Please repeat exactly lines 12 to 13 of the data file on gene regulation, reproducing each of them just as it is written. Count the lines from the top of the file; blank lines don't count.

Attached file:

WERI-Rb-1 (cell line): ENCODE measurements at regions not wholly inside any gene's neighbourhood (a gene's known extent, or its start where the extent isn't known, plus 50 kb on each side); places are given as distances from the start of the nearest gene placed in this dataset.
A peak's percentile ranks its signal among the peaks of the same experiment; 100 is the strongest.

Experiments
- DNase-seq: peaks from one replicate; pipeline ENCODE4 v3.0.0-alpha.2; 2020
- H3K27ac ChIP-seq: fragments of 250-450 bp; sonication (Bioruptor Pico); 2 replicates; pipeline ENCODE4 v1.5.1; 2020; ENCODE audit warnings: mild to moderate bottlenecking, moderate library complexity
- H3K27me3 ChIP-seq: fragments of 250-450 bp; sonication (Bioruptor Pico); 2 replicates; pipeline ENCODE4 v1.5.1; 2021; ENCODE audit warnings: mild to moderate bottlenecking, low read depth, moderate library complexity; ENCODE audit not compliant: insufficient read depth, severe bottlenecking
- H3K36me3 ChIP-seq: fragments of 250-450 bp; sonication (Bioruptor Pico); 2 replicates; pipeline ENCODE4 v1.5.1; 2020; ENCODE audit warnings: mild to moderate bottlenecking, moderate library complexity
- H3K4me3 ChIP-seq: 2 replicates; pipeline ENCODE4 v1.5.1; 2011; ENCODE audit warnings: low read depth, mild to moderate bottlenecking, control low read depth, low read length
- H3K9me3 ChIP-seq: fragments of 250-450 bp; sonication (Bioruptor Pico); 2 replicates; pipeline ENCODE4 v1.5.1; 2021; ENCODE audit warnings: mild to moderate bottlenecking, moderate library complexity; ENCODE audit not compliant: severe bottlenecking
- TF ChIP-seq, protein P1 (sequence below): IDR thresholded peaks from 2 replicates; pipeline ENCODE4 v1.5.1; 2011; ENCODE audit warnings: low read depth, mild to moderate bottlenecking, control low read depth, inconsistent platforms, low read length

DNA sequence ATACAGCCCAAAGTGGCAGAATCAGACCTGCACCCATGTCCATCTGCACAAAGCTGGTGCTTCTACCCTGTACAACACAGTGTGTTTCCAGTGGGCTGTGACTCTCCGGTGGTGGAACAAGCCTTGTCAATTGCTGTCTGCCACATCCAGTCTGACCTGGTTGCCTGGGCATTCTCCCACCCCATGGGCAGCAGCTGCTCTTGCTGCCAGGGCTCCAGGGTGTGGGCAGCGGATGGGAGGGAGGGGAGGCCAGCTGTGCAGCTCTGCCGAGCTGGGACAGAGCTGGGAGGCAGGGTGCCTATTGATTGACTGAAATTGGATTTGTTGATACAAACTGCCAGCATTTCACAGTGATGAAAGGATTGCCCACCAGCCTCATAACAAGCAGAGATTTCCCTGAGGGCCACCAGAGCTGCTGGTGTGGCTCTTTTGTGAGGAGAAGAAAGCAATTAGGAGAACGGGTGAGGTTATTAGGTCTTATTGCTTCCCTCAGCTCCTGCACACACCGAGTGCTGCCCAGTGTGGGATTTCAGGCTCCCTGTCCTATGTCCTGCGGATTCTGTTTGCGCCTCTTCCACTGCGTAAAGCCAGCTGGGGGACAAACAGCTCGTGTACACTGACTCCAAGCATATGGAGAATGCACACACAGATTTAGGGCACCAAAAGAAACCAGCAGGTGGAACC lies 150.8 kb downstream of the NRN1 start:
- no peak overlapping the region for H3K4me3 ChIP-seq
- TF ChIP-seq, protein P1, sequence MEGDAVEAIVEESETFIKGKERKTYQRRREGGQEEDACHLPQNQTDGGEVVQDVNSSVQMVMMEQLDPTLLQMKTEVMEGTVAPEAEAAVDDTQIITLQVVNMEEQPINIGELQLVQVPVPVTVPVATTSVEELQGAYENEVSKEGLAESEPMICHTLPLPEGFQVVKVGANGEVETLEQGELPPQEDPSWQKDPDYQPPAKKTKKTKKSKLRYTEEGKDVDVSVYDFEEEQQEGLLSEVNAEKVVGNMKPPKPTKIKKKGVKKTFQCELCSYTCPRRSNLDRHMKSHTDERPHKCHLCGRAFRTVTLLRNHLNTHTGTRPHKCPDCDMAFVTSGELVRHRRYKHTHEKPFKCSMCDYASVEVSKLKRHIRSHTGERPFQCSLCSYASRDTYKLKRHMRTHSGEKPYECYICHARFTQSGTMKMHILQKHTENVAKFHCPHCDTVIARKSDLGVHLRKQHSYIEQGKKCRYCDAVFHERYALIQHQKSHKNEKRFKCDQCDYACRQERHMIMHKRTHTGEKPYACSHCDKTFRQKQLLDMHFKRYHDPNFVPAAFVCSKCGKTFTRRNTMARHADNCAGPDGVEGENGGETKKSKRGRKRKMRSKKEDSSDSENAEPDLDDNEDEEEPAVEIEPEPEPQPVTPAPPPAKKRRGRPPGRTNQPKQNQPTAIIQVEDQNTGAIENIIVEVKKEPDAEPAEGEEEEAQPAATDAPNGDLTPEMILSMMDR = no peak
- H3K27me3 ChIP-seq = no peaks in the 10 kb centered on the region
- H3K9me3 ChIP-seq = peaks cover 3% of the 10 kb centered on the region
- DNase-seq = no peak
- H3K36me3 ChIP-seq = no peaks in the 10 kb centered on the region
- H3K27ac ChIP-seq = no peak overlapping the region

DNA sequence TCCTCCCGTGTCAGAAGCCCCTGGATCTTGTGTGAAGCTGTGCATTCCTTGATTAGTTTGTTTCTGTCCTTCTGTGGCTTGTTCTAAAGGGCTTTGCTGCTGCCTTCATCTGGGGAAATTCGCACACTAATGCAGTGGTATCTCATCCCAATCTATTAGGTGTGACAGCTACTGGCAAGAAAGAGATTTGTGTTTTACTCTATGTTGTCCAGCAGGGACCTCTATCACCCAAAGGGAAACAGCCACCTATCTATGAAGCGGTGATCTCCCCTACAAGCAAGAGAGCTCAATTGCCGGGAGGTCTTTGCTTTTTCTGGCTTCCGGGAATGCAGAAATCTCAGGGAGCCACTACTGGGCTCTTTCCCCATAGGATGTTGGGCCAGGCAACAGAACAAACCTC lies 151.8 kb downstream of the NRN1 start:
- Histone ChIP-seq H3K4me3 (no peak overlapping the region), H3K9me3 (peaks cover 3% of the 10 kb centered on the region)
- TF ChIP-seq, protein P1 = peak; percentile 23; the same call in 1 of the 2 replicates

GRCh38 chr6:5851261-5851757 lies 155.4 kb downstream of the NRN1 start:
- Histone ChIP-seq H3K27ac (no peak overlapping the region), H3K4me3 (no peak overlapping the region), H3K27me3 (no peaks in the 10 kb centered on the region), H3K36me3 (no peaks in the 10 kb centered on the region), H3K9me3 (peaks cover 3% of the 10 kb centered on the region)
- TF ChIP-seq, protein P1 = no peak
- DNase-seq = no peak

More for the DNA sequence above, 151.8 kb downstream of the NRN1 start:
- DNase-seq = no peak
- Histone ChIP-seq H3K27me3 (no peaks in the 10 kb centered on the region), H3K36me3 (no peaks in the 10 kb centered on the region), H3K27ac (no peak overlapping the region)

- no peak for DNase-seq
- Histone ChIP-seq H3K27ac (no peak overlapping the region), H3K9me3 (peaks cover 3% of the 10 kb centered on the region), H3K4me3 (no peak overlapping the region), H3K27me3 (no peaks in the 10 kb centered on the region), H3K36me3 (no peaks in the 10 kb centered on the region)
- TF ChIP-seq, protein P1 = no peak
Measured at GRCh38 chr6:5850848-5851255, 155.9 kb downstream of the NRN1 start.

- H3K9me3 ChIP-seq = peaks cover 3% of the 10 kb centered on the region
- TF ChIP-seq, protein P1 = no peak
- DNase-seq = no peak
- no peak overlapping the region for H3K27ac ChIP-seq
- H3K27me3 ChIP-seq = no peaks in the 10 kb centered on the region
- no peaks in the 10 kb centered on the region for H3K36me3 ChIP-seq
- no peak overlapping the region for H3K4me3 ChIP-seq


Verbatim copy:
- no peak overlapping the region for H3K4me3 ChIP-seq
- TF ChIP-seq, protein P1, sequence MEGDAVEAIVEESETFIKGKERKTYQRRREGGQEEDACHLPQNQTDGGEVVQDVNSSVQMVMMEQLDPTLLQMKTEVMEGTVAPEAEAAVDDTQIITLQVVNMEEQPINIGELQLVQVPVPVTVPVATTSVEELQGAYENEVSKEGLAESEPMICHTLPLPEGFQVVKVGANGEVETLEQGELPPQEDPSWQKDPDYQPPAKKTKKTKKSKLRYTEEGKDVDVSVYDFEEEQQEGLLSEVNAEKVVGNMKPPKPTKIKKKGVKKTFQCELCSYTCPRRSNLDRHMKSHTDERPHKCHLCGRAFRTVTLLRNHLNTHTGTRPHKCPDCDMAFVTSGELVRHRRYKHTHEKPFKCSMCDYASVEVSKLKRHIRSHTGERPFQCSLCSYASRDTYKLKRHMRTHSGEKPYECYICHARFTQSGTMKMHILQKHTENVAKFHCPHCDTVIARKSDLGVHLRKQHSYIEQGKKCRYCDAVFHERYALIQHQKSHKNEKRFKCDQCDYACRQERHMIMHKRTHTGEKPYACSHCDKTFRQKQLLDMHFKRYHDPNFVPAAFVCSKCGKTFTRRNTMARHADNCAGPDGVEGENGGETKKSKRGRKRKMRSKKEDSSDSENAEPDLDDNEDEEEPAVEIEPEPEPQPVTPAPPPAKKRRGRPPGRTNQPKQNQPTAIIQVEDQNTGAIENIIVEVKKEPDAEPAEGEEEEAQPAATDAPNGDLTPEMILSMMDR = no peak